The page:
Dismiss Notice
Join Physics Forums Today!
The friendliest, high quality science and math community on the planet! Everyone who loves science is here!

Non conservative electric field and scalar potential V

  1. Nov 11, 2015 #1
    Hello forum.

    The electric field generated by a changing magnetic field is not conservative. A conservative field is a field with the following features:
    • the closed line integral is zero
    • the line integral from point A to point B is the same no matter the path followed to go from A to B
    • it is the (negative) gradient of a scalar potential field V
    The steady state E field inside DC current carrying wires should be an example of a non conservative field. Any time-varying E field should also be non conservative. That said, the line integral of a non conservative field is still set equal to a potential difference between two spatial points, as it is done in electric circuits...Why? If the field is not conservative, then we should not be able to use the concept of scalar potential...

  2. jcsd
  3. Nov 11, 2015 #2
    Great observation! It's important to remember that Kirchoff's laws are only approximations that break down in certain circumstances. Let's derive Kirchoff's voltage law from Maxwell's equations.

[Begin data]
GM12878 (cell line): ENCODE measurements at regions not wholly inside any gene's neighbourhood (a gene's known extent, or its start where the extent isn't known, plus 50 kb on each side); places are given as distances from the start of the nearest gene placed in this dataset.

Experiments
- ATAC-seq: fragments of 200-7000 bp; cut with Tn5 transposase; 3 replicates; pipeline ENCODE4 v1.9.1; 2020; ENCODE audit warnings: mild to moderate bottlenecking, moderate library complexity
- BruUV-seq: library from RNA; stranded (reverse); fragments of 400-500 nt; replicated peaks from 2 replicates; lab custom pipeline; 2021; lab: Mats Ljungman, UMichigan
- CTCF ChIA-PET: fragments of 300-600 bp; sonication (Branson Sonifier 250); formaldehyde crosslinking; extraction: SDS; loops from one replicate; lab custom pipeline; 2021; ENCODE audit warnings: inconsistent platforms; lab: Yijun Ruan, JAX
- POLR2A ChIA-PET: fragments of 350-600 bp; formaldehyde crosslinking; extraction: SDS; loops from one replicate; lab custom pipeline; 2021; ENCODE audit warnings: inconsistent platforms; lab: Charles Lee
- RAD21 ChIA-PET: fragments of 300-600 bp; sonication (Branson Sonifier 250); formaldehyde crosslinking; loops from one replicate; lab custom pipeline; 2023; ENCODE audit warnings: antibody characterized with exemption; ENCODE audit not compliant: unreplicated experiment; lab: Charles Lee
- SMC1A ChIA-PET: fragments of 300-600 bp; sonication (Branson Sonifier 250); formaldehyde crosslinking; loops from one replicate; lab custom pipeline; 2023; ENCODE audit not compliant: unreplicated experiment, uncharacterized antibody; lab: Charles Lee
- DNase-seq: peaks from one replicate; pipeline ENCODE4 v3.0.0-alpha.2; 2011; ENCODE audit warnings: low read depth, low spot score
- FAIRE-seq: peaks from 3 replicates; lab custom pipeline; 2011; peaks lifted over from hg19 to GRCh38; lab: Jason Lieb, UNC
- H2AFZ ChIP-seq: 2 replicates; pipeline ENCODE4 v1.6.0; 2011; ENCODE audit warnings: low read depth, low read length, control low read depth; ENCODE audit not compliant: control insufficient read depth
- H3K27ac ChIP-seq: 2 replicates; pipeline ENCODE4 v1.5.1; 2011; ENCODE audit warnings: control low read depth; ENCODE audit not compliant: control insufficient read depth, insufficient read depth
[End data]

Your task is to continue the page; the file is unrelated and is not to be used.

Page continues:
I presume you know the integral form of Faraday's law: $$\oint _C \mathbf{E} \cdot d\mathbf{\ell} = -\frac{\partial}{\partial t} \iint _S \mathbf{B} \cdot d\mathbf{S}$$
    Now, we can write the left side of that equation, if we lump all the circuit parameters together, as the sum of voltage drops around the loop (instead of continuous voltage drop, it's a sum of discrete voltage drops): $$\oint _C \mathbf{E} \cdot d\mathbf{\ell} = \sum V$$
    In other words, we can say $$\sum V = -\frac{\partial}{\partial t} \iint _S \mathbf{B} \cdot d\mathbf{S}$$
    and $$-\frac{\partial}{\partial t} \iint _S \mathbf{B} \cdot d\mathbf{S} = -\frac{\partial \Phi}{\partial t} = \frac{\partial}{\partial t} L_s i = -L_s \frac{\partial i}{\partial t}$$

    This last step, if you'll notice, is because by definition, the inductance ##L## is the ratio of the magnetic flux to the given current ##\Phi/I##. So we have
    $$\sum V = -L_s \frac{\partial i}{\partial t}$$
    Where ##L_s## is the stray inductance of the circuit (this is geometry-dependent). For small circuits and low frequencies, the right side of this equation is very small, so we can just say ##\sum V = \oint _C \mathbf{E} \cdot d\mathbf{\ell} = 0##. This is Kirchoff's voltage law, as you know, and this condition implies the field is conservative (note that it really isn't--it's just close).

    Reference: Balanis, Advanced Engineering Electromagnetics
    Last edited: Nov 11, 2015
  4. Nov 12, 2015 #3
    Thanks axmls.

    But in the DC case (steady state current), the magnetic field is time-invariant and the rate of change of the current is perfectly zero.

    So it seems that the E field inside the wires is conservative but the E field inside the battery is nonconservative and gives rise to a nonzero line integral.

    The total line integral is the sum of the line integral within the battery and the line integral along the close metal path formed by the wires and the result is nonzero....
Share this great discussion with others via Reddit, Google+, Twitter, or Facebook